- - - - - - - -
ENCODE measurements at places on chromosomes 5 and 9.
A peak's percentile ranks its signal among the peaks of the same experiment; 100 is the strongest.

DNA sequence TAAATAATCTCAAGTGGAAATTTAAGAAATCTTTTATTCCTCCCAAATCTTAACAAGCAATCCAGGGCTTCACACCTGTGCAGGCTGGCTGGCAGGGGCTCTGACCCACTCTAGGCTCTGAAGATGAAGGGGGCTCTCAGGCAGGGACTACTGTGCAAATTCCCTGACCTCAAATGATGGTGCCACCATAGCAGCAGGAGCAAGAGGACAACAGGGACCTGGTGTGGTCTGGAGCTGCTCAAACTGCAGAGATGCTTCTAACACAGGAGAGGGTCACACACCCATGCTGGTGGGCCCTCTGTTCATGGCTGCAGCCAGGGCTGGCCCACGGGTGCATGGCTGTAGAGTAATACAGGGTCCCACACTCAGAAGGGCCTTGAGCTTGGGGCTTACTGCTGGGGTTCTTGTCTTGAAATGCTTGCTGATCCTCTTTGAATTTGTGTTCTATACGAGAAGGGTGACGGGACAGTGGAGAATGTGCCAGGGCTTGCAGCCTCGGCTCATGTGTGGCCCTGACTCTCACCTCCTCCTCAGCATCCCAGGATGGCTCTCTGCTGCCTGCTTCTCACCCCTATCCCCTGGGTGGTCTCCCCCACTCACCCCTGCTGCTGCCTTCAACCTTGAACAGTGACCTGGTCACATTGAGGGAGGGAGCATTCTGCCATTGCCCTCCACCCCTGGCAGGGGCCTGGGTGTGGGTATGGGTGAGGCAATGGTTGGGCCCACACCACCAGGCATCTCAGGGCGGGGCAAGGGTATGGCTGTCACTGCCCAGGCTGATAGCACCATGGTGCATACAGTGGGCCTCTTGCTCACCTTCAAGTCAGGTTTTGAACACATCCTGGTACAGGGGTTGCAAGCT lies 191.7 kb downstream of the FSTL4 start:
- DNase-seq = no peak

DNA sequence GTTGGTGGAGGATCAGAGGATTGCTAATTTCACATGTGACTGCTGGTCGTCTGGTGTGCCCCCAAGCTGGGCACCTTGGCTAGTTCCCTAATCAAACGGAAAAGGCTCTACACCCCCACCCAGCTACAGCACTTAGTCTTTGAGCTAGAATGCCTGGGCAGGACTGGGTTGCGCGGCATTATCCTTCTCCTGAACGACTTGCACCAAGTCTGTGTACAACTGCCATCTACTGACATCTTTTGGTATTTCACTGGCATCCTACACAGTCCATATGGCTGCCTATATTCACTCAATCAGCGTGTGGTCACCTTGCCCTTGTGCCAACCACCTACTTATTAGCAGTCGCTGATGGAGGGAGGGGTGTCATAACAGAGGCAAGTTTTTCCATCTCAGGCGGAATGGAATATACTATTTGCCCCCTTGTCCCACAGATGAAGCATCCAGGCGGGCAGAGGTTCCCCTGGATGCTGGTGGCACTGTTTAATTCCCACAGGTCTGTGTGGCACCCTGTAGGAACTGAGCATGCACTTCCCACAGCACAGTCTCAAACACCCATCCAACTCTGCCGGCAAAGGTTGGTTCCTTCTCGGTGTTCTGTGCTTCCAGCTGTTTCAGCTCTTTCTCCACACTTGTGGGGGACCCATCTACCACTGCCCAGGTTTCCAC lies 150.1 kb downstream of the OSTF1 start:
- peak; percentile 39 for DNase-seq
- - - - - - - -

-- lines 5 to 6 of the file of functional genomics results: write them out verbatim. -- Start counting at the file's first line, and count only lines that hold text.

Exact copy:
DNA sequence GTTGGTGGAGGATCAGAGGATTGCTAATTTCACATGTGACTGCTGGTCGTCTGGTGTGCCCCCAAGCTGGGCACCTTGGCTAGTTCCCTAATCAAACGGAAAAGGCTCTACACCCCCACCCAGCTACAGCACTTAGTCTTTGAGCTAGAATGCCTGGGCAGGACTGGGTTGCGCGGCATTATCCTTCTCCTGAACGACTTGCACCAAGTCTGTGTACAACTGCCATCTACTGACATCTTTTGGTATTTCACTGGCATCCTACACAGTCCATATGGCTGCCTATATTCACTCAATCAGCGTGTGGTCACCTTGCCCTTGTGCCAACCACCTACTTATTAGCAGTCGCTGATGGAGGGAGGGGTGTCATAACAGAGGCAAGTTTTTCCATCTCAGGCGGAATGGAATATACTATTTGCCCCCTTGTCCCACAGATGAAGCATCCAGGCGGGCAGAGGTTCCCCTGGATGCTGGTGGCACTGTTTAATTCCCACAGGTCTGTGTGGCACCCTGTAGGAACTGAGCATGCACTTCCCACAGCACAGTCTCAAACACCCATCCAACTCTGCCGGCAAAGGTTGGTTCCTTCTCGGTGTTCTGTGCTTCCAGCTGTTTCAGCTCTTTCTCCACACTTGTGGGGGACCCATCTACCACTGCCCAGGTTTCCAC lies 150.1 kb downstream of the OSTF1 start:
- peak; percentile 39 for DNase-seq